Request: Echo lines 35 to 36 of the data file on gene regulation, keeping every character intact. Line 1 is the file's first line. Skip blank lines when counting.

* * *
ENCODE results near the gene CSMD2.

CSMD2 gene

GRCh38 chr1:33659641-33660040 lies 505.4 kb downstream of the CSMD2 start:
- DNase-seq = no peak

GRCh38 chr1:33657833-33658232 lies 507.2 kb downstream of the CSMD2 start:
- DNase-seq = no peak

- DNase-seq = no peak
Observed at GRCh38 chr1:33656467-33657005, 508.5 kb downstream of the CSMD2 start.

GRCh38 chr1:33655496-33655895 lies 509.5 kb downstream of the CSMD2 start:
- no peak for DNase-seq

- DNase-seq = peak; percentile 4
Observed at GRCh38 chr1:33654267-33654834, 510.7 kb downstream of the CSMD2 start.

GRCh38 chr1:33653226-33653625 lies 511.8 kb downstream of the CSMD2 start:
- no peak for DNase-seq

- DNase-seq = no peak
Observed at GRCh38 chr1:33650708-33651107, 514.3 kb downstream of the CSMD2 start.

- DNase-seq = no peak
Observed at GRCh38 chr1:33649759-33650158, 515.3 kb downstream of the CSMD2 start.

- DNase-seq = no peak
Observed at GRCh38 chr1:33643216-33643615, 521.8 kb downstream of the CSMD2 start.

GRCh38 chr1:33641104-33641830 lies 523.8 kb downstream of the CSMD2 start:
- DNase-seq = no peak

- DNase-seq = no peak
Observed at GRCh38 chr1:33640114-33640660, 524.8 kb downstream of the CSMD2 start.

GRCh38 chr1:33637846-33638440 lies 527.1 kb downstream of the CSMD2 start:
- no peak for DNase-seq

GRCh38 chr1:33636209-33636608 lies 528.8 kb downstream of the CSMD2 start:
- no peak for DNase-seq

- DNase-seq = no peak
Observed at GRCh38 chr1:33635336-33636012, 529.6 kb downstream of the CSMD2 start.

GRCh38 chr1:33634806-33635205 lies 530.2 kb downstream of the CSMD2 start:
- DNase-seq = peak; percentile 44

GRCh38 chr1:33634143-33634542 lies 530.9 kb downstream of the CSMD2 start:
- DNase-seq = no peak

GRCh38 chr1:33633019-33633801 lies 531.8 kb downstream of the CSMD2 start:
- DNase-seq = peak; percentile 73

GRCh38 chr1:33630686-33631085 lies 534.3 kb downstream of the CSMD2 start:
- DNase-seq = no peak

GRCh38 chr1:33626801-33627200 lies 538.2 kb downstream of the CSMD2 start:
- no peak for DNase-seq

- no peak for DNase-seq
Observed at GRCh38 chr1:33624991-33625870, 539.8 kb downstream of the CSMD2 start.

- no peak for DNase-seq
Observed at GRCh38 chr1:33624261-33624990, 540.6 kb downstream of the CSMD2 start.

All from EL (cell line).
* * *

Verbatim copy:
GRCh38 chr1:33633019-33633801 lies 531.8 kb downstream of the CSMD2 start:
- DNase-seq = peak; percentile 73